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Therapeutic haemoglobin synthesis in β-thalassaemic mice expressing lentivirus-encoded human β-globin


The stable introduction of a functional β-globin gene in haematopoietic stem cells could be a powerful approach to treat β-thalassaemia1 and sickle-cell disease2. Genetic approaches aiming to increase normal β-globin expression in the progeny of autologous haematopoietic stem cells3 might circumvent the limitations and risks of allogeneic cell transplants4. However, low-level expression, position effects and transcriptional silencing hampered the effectiveness of viral transduction of the human β-globin gene when it was linked to minimal regulatory sequences5. Here we show that the use of recombinant lentiviruses enables efficient transfer and faithful integration of the human β-globin gene together with large segments of its locus control region. In long-term recipients of unselected transduced bone marrow cells, tetramers of two murine α-globin and two human βA-globin molecules account for up to 13% of total haemoglobin in mature red cells of normal mice. In β-thalassaemic heterozygous mice higher percentages are obtained (17% to 24%), which are sufficient to ameliorate anaemia and red cell morphology. Such levels should be of therapeutic benefit in patients with severe defects in haemoglobin production.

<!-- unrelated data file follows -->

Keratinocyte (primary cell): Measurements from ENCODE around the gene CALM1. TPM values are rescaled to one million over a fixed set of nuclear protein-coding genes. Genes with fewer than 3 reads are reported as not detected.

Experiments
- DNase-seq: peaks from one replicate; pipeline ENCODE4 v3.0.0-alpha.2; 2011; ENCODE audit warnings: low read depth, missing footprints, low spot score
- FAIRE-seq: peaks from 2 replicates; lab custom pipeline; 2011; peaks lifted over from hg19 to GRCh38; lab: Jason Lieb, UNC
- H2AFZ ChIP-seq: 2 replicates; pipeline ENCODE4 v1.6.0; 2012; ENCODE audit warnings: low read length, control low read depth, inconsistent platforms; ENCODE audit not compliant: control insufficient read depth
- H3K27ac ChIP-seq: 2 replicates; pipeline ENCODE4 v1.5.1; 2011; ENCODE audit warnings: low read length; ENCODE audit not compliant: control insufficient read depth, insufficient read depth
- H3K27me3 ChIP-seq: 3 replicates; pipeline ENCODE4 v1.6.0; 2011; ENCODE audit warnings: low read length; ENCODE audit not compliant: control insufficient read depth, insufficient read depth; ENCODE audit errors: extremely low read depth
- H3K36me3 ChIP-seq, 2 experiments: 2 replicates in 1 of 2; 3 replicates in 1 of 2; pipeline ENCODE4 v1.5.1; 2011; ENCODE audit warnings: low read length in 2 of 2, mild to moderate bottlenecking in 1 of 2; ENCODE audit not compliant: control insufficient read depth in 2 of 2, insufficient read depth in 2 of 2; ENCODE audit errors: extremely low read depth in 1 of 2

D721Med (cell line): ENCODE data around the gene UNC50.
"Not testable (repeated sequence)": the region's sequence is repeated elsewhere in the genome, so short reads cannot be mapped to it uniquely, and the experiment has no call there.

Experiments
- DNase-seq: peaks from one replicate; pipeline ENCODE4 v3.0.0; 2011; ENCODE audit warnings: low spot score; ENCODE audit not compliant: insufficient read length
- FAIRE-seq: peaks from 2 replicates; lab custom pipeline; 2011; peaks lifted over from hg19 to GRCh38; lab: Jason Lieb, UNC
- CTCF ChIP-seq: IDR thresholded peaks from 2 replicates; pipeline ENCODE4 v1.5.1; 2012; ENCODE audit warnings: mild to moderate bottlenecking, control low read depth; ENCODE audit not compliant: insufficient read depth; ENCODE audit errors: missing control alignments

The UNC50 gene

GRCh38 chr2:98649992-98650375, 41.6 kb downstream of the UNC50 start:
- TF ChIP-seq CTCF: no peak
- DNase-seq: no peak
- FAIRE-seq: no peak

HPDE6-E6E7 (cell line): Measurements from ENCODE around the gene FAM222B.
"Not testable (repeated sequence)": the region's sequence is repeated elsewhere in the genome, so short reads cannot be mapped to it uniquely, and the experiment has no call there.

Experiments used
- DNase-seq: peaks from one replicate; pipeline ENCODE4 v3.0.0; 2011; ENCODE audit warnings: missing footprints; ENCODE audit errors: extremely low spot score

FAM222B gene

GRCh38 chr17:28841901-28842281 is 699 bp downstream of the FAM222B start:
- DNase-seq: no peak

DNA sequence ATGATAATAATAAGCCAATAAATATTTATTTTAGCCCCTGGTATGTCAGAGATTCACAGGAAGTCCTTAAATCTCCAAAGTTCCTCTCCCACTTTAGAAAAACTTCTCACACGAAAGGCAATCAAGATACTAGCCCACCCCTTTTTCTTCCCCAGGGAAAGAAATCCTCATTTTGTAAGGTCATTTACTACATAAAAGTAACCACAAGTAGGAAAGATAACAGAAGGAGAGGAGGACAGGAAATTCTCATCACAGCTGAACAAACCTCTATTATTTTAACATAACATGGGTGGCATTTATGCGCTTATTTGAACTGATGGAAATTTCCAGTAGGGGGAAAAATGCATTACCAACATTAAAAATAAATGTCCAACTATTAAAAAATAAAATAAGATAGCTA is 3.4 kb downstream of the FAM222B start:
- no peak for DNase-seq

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Figure 1: Structure and stability of recombinant lentiviral vectors.
Figure 2: Increased mean β-globin expression in MEL cells and proportion of clones expressing detectable human β-globin with the TNS9 vector.
Figure 3: Long-term stability of vector copy number, human β-globin RNA levels and haemoglobin tetramers in peripheral blood of bone marrow chimaeras.
Figure 4: Integration of lentiviral vectors into hematopoietic stem cells.
Figure 5: Correction of anisocytosis and poikilocytosis in bone marrow chimaeras reconstituted with TNS9-transduced Hbbth3/+ bone marrow cells.
Figure 6: Amelioration of haematological parameters in bone marrow chimaeras reconstituted with TNS9-transduced Hbbth3/+ bone marrow cells.


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We thank M. Trudel for helpful discussion; C. Tan and H. Beauchemin for technical assistance and I. Rivière for reviewing the manuscript. This work was supported by grants from the NHLBI, the NCI, the Cancer Research Institute, the Cooley's Anaemia Foundation, DeWitt-Wallace Fund and the McDonnell Foundation Scholars Award.

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Correspondence to Michel Sadelain.

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May, C., Rivella, S., Callegari, J. et al. Therapeutic haemoglobin synthesis in β-thalassaemic mice expressing lentivirus-encoded human β-globin. Nature 406, 82–86 (2000).

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